A Guide To Skylights
A skylight is an assembly composed of three different sub-assemblies. The glazing is the transparent pane that admits light. The curb is the structure on the roof that holds the glazing and keeps the whole skylight watertight. The shaft is, obviously, the aperture that links the skylight in the roof with the interior spaces below. Skylights can be glazed with plastics (typically acrylic or polycarbonate) or real glass.
Plastic glazing is typically less expensive than glass. It’s also lighter, which is sometimes a crucial factor. Most plastic skylights fall into a few basic molded shapes, the most common being flat panes, bubbles, domes, and pyramids. Many homeowners opt to install plastic skylights in order to keep their overall costs down. Plastic skylights are susceptible to breakage and cracking over time.
Glass is favored by many homeowners in Thornton because it does not get cloudy, resists scratches, and can be employed in more complex designs. Glass skylights can be single, double, or triple-glazed. (Many plastic skylights offer the same options.) More glazing layers equate to better thermal insulation. In premium glass skylights, the spaces between the panes are often filled with an inert gas like argon to provide even more thermal insulation. The more advanced construction of glass skylights typically grants them a greater resistance to heat flow than their plastic counterparts.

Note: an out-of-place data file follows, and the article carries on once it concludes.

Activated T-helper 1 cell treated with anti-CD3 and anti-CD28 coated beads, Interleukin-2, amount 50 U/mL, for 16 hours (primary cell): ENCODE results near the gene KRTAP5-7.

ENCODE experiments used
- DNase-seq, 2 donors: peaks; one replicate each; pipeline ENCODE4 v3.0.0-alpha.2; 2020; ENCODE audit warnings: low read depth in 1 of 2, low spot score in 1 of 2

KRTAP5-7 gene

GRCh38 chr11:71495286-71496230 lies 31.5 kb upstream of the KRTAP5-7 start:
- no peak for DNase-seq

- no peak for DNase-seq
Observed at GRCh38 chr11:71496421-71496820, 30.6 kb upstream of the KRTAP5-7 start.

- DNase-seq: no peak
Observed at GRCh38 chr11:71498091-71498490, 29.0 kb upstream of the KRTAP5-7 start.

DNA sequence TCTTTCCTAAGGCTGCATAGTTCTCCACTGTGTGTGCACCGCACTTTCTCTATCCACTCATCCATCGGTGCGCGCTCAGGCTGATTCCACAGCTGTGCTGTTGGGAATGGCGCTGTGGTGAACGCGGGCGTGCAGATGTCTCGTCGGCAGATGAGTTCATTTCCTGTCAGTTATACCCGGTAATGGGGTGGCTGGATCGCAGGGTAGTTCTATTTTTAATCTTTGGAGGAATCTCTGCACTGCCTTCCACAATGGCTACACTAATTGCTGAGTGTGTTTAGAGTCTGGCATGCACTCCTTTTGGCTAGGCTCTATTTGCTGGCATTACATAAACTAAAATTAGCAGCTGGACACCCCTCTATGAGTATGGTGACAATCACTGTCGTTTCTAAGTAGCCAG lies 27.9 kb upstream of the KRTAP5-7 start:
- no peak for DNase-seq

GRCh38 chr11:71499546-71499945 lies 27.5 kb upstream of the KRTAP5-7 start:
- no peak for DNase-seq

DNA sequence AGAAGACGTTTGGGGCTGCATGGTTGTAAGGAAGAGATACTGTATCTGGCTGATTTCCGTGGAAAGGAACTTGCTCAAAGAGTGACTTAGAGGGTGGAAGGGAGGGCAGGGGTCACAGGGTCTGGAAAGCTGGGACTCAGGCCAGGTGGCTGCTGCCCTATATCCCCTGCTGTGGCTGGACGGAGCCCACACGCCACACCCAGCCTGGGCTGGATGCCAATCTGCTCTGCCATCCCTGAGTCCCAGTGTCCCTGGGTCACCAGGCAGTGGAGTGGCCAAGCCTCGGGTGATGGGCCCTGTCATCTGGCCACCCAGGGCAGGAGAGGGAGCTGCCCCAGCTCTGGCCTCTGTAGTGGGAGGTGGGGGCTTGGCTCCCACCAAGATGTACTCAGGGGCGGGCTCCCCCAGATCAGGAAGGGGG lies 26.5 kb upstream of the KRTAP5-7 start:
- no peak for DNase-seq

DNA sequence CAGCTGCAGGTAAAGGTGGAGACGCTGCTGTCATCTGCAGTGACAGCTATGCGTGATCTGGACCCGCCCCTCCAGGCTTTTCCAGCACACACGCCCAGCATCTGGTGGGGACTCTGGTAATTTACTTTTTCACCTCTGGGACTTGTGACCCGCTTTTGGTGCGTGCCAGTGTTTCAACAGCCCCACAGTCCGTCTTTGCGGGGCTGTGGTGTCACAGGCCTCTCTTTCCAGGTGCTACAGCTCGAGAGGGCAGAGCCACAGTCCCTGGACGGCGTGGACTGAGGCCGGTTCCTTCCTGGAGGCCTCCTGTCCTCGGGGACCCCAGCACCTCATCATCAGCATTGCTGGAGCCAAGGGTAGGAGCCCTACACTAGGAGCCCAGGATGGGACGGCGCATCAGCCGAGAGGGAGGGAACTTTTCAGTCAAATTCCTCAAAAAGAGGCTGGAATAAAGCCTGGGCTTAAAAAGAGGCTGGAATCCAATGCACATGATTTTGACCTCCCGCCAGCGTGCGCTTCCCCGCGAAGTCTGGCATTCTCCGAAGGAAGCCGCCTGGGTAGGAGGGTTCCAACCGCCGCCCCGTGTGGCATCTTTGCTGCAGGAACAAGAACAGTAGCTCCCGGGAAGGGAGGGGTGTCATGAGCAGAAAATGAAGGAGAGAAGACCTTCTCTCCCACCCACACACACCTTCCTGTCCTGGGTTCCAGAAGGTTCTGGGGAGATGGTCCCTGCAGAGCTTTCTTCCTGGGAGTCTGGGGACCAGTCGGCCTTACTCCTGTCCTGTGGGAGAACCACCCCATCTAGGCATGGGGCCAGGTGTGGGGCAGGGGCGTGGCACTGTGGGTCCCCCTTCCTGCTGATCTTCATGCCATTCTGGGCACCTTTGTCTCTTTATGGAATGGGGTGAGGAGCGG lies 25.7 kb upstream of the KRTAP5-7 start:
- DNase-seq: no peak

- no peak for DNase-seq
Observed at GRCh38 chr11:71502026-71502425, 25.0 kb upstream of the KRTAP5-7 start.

3 Skylight Coatings
With both plastic and glass skylights, a number of different coatings and treatments can be applied to stop the transfer of thermal energy. Coatings can also be used to block certain portions of the light spectrum, typically UV rays. UV blocking is not always perfect; on many skylights, the unit’s capability is expressed as a percentage of total UV exposure blocked. UV blocking is attractive to homeowners because it can prevent damage caused by the sun (e.g. fading) to carpets and furnishings.
Older skylights were typically framed in either wood or aluminum. Today wood, metal, and plastic are all popular framing materials in Colorado. Combinations of two or three of these materials are also frequently used. Many skylights come with flashing integrated directly into the frame, but most installers will add more flashing to minimize the possibility of leakage.
The shaft which directs light down into the interior of the home is typically finished in either plywood or gypsum board. Most shafts tend to get wider the lower they go; this allows natural light to penetrate further into the room. Sometimes this spreading flare is only applied to some of the shaft’s sides; this is usually done to accommodate space limitations.